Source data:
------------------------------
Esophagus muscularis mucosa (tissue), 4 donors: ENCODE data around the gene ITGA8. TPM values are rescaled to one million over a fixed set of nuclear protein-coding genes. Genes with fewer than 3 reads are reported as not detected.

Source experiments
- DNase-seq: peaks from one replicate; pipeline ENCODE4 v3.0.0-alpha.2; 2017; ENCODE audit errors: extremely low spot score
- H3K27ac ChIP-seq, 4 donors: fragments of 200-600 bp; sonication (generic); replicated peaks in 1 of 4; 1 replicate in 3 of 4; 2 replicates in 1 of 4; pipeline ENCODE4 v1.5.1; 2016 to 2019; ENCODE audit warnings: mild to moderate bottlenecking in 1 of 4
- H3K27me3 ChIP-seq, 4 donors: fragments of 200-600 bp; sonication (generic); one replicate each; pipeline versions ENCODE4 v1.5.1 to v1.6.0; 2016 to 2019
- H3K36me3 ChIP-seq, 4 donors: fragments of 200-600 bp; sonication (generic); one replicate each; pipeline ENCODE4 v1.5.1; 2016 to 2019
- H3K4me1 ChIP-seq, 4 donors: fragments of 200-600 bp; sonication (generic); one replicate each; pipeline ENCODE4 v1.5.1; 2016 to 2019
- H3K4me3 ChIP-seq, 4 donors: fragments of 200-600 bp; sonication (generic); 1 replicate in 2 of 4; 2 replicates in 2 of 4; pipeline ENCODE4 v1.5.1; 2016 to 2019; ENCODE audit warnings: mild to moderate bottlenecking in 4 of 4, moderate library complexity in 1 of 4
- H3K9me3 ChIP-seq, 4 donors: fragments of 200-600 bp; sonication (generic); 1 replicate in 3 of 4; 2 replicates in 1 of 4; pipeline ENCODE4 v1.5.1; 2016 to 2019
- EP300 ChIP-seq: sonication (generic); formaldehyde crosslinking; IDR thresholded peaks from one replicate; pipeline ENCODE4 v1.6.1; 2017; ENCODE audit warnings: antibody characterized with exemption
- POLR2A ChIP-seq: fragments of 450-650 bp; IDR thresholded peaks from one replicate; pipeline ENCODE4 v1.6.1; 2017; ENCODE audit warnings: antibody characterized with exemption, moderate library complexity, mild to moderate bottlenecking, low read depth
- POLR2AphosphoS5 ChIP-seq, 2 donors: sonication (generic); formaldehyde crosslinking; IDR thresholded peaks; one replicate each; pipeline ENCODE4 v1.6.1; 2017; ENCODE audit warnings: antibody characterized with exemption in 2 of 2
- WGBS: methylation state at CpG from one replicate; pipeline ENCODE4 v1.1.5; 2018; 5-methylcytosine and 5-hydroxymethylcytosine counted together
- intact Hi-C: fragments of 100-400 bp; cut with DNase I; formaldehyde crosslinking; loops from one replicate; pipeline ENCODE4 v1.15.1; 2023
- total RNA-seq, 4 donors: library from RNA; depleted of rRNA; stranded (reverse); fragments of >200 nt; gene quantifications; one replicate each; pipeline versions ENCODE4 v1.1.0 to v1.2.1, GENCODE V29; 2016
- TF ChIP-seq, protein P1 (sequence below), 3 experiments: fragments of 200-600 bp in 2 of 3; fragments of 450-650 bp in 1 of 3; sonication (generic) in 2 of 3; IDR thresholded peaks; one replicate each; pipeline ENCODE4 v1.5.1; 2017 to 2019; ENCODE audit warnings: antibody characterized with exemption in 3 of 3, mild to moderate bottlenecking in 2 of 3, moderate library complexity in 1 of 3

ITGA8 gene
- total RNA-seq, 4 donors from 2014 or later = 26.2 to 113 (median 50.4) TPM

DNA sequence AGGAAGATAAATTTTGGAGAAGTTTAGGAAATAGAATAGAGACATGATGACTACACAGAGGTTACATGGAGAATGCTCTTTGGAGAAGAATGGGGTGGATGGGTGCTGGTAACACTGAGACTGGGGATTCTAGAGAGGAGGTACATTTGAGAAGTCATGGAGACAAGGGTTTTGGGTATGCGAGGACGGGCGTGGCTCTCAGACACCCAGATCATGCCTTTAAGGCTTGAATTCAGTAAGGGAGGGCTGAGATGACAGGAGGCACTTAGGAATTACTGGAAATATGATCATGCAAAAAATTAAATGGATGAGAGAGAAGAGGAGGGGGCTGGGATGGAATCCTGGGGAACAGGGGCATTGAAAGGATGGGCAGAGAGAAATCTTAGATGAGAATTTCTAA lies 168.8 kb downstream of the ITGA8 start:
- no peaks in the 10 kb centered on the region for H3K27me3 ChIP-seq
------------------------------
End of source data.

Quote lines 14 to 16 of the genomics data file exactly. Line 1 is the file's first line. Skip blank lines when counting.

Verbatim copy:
- intact Hi-C: fragments of 100-400 bp; cut with DNase I; formaldehyde crosslinking; loops from one replicate; pipeline ENCODE4 v1.15.1; 2023
- total RNA-seq, 4 donors: library from RNA; depleted of rRNA; stranded (reverse); fragments of >200 nt; gene quantifications; one replicate each; pipeline versions ENCODE4 v1.1.0 to v1.2.1, GENCODE V29; 2016
- TF ChIP-seq, protein P1 (sequence below), 3 experiments: fragments of 200-600 bp in 2 of 3; fragments of 450-650 bp in 1 of 3; sonication (generic) in 2 of 3; IDR thresholded peaks; one replicate each; pipeline ENCODE4 v1.5.1; 2017 to 2019; ENCODE audit warnings: antibody characterized with exemption in 3 of 3, mild to moderate bottlenecking in 2 of 3, moderate library complexity in 1 of 3